Smokers: Quitting is easier with medication, counseling

Sept. 5, 2014—It takes more than a pep talk to help hospitalized smokers stop lighting up after leaving the hospital, according to a recent study in JAMA: The Journal of the American Medical Association. To boost their odds of quitting, people who smoke daily need medication to help them stop and ongoing support as they try to kick the habit.

The study found that people who smoke significantly increased their chances of staying smoke-free when they received their preferred quit-smoking medication free for up to 90 days and automated, interactive phone calls with the option to request a callback from a trained counselor.

About the study

The study involved 397 adults hospitalized between 2010 and 2012. All of them smoked daily and received tobacco cessation counseling in the hospital, and all wanted to stop smoking when they left the hospital.

The researchers randomly divided participants into two groups: Those in one group were prescribed a specific quit-smoking medicine when they were discharged. They were advised to call a free telephone quit line. In contrast, participants in the other group received a free 30-day supply of their preferred quit-smoking medicine that could be refilled twice. This group also received five automated phone calls that provided advice and support messages, encouraged proper use of medication, and offered refills. During these calls, they could request a callback from a counselor if they were having a hard time staying smoke-free, if they needed a medication refill or if they were struggling with their medicine. Participants in both groups received three follow-up calls tracking their progress.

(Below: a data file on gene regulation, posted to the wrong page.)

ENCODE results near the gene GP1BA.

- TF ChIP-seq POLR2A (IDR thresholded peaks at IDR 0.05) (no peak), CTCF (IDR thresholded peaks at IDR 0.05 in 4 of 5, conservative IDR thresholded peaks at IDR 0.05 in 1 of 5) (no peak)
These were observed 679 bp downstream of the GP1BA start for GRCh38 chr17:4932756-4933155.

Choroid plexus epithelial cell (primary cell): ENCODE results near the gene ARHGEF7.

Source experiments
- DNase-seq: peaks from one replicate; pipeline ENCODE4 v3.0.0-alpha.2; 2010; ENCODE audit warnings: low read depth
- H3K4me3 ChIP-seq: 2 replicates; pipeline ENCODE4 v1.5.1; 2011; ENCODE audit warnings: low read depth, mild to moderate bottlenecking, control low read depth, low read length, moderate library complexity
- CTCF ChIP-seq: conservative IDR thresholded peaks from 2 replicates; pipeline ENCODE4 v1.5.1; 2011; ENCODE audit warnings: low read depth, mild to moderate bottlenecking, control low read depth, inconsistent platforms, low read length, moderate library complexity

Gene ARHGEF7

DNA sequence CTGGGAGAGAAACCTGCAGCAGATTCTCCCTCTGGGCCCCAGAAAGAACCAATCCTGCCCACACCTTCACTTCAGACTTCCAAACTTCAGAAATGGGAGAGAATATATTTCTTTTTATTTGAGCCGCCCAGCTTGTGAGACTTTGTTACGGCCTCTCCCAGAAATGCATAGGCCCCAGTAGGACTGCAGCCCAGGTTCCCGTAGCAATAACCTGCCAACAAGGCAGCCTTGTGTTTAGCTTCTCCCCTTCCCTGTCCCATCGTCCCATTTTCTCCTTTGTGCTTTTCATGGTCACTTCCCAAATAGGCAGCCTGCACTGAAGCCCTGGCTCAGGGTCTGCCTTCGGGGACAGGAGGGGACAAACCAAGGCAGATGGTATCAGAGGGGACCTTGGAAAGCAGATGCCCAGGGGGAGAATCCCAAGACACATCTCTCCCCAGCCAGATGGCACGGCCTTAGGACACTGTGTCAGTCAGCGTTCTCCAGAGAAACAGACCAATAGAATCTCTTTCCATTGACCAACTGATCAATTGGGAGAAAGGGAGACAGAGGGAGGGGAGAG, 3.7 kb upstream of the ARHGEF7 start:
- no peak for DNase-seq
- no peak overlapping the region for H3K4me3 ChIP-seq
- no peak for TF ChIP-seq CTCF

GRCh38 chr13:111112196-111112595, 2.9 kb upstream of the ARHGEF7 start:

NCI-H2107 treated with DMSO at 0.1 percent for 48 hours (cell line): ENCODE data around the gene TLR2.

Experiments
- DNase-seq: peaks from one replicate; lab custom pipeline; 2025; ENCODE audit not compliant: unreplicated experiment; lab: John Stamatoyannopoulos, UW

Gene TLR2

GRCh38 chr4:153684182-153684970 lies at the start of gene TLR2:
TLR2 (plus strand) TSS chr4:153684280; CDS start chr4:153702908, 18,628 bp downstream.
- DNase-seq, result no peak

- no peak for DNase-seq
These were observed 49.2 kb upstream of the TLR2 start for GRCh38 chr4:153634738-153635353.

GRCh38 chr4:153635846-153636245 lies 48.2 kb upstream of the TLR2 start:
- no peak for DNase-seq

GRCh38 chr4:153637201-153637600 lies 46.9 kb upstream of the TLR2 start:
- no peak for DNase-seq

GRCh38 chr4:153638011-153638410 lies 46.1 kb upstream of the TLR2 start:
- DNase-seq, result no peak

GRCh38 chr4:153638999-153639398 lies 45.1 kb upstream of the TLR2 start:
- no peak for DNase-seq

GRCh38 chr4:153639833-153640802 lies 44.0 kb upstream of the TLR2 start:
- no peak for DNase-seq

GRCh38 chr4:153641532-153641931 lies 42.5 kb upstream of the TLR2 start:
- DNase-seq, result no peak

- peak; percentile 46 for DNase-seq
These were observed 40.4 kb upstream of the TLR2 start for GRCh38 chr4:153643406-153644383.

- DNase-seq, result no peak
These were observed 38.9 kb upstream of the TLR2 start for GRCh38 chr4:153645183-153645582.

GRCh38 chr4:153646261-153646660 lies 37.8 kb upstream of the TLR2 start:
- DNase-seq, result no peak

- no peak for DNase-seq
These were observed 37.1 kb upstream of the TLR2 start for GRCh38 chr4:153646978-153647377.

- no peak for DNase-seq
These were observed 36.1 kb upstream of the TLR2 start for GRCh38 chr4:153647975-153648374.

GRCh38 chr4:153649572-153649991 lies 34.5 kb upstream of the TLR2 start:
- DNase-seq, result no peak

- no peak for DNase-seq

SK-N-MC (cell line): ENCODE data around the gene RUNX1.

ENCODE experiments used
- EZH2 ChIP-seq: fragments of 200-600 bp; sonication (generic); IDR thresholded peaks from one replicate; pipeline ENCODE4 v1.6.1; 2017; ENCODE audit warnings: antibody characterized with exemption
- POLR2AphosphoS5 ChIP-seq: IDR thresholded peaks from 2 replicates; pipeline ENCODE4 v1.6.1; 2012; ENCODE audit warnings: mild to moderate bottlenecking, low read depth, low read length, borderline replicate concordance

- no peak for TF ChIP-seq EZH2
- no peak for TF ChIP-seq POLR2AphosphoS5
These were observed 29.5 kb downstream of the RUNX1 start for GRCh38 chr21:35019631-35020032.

After six months, 26 percent of those who received the extra help had not used any tobacco product—as confirmed by a saliva or breath test—in the past seven days, compared to 15 percent of those in the other group. Overall, the proportion of those who successfully quit was 71 percent higher in the group with extra support.

Read the study here.

The take-home message
As this study suggests, the more support you have, the more likely you are to succeed at stopping smoking—a habit that’s to blame for nearly 1 in 5 deaths nationwide, according to the American Cancer Society.

So if you’re trying to quit, good for you. Yes, it can be tough. But more than 50 million Americans have quit smoking for good. And you have a greater chance of joining them if you turn to:

Your doctor. Tell him or her that you want to stop and ask about your medication options. There are a variety of stop-smoking medicines available, including nicotine-replacement products that ease cravings—such as patches, gums and inhalers— and prescription medications that help reduce withdrawal and the urge to smoke, such as bupropion or varenicline.

 

A smoking quit line. You can call the National Cancer Institute’s quit line at 877.44U.QUIT (877.448.7848) to speak with trained counselors Monday through Friday, 8 a.m. to 8 p.m. Eastern time. It also offers recorded messages that can help you resist the urge to smoke. You can also call 800.QUIT.NOW (800.784.8669) to connect with your state’s toll-free quit line.

LiveHelp instant messaging. Go to livehelp.cancer.gov to chat with a smoking cessation counselor who can give you one-on-one help Monday through Friday, 8 a.m. to 11 p.m. Eastern time.

One final tip: Never quit trying. Quitting for good often takes several attempts.

 

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